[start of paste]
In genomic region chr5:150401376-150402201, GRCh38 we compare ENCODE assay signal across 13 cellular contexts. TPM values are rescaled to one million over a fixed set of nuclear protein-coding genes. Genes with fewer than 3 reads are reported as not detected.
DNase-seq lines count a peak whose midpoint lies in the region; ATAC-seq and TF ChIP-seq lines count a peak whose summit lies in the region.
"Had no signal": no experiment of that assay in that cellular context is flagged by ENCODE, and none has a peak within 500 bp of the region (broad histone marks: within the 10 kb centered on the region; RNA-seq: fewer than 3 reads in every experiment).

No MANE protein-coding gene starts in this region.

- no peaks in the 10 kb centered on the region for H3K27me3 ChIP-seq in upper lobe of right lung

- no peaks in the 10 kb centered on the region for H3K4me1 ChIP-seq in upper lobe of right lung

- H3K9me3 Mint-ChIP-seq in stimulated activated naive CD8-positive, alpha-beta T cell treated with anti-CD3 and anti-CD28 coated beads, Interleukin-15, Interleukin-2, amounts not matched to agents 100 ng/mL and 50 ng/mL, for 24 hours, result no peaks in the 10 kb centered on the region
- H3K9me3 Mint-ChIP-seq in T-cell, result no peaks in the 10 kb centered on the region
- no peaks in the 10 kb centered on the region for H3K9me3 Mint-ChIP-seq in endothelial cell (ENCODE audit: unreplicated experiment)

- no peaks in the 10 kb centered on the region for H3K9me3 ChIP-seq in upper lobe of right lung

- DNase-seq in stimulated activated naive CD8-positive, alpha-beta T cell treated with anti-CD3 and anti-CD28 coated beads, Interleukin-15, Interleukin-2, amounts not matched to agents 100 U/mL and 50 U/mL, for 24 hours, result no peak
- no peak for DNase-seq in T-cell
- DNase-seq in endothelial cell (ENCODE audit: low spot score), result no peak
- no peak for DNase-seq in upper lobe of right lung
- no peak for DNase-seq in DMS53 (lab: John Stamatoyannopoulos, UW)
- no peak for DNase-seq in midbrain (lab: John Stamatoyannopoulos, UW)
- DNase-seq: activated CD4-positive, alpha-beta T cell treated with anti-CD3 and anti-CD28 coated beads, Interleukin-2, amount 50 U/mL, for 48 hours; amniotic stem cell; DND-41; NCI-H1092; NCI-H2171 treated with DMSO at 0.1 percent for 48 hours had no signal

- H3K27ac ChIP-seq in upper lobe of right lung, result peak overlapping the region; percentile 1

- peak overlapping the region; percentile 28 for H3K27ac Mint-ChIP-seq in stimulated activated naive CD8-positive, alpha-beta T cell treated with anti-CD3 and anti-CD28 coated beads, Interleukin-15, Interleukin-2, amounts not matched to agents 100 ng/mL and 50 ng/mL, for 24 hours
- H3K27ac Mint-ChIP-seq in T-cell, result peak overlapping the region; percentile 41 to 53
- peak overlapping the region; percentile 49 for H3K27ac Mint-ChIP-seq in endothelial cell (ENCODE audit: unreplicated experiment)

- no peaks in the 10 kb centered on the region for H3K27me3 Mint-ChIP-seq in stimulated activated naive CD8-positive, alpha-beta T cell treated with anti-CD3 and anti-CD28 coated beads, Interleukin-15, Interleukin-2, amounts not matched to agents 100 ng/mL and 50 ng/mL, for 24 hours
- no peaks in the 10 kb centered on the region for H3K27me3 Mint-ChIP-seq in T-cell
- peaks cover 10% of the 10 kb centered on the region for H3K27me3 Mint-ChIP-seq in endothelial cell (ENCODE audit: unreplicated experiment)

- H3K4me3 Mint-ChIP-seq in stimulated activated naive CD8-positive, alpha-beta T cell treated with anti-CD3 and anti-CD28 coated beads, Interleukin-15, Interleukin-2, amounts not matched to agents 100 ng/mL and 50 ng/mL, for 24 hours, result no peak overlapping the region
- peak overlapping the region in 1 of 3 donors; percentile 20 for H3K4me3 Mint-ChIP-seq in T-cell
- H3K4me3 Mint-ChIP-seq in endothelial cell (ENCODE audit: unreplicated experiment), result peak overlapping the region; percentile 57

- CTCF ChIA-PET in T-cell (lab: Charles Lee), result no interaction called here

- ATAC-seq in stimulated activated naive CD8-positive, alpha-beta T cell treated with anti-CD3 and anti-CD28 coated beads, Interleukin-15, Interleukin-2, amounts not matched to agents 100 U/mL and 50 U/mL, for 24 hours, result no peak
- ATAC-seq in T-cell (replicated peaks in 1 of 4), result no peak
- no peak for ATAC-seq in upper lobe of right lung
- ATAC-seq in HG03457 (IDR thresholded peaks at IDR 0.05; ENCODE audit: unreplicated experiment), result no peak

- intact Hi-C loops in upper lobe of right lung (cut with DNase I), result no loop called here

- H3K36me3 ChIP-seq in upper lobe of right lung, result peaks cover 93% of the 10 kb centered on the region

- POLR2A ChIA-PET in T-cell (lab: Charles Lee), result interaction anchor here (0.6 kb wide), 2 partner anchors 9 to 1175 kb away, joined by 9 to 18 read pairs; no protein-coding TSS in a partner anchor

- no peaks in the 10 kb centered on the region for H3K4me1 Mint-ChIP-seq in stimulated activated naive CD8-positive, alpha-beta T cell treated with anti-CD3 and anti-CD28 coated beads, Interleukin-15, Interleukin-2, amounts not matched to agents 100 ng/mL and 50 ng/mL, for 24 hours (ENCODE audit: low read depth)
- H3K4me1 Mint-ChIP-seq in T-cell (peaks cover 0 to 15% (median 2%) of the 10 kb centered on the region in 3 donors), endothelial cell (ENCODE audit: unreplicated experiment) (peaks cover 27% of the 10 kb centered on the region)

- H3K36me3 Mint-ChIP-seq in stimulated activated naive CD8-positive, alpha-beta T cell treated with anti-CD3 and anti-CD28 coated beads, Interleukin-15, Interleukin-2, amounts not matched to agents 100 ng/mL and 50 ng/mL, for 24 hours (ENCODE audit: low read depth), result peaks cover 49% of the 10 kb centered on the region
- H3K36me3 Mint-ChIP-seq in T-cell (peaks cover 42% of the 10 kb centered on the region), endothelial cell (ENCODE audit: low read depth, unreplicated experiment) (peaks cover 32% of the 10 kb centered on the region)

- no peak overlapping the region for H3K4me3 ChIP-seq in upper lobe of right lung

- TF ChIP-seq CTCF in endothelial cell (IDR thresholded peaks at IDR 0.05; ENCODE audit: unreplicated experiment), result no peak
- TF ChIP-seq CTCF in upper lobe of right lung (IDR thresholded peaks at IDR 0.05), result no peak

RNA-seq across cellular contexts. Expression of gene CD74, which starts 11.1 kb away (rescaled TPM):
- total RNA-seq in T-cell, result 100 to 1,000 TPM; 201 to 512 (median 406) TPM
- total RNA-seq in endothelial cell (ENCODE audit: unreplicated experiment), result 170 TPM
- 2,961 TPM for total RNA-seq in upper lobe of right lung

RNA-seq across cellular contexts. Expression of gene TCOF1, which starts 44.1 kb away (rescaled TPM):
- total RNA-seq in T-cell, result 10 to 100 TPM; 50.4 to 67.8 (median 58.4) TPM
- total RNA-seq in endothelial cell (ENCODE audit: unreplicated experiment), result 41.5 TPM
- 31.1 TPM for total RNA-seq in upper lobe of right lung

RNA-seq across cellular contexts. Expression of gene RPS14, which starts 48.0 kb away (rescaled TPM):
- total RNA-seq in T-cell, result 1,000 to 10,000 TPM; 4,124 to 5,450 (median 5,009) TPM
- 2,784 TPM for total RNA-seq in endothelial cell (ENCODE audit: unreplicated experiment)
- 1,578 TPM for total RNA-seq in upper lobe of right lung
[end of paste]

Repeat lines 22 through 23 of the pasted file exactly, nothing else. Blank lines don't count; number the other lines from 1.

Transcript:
- no peaks in the 10 kb centered on the region for H3K27me3 Mint-ChIP-seq in stimulated activated naive CD8-positive, alpha-beta T cell treated with anti-CD3 and anti-CD28 coated beads, Interleukin-15, Interleukin-2, amounts not matched to agents 100 ng/mL and 50 ng/mL, for 24 hours
- no peaks in the 10 kb centered on the region for H3K27me3 Mint-ChIP-seq in T-cell